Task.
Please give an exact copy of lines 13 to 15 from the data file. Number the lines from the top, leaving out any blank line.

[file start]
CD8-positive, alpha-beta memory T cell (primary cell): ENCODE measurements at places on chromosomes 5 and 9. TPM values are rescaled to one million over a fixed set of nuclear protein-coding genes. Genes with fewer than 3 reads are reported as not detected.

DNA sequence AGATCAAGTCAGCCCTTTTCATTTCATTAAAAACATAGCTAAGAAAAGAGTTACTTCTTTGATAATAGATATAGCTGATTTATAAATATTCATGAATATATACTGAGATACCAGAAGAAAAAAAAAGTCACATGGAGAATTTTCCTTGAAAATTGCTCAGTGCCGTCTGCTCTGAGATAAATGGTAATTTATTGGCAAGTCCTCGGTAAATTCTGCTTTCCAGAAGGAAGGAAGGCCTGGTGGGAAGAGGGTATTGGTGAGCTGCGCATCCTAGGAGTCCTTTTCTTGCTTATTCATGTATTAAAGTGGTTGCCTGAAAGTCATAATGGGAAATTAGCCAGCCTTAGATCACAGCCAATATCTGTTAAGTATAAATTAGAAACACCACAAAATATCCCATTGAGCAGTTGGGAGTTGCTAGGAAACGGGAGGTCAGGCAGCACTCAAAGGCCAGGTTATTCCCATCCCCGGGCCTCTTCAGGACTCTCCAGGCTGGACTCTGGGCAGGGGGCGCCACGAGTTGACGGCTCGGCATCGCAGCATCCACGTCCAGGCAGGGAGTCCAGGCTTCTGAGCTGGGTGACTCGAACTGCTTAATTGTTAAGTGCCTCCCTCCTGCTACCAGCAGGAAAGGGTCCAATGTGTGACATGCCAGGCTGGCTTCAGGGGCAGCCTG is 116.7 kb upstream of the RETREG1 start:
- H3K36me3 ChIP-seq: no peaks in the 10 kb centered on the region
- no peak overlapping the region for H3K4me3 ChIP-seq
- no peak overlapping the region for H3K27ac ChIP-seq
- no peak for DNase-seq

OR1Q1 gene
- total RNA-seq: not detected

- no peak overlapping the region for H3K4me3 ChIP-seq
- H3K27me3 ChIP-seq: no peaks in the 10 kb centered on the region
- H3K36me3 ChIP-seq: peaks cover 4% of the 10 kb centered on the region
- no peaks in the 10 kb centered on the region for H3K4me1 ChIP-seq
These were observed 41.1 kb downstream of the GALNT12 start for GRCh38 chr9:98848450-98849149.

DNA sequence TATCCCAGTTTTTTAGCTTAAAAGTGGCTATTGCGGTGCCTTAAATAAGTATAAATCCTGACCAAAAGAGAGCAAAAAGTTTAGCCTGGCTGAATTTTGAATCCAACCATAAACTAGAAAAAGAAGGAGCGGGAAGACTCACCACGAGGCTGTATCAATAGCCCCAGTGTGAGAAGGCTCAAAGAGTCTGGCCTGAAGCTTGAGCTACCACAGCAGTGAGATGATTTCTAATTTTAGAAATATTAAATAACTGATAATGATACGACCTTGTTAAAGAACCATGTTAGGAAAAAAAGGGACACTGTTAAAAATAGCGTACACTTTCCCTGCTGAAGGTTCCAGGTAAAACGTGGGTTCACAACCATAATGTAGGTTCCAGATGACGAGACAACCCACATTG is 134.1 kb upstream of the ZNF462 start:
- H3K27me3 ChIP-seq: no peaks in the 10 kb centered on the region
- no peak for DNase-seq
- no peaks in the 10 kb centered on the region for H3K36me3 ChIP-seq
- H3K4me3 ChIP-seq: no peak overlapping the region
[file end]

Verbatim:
These were observed 41.1 kb downstream of the GALNT12 start for GRCh38 chr9:98848450-98849149.

DNA sequence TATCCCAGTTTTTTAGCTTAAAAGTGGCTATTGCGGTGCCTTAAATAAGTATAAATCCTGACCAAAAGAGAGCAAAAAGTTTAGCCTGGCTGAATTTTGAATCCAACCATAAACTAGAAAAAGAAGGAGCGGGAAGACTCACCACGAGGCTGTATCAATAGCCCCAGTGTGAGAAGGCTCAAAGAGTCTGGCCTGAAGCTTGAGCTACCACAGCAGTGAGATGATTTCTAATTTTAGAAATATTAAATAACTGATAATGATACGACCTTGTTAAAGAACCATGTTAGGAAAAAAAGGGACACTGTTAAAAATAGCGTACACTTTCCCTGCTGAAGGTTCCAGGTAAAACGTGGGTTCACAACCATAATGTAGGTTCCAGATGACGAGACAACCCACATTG is 134.1 kb upstream of the ZNF462 start:
- H3K27me3 ChIP-seq: no peaks in the 10 kb centered on the region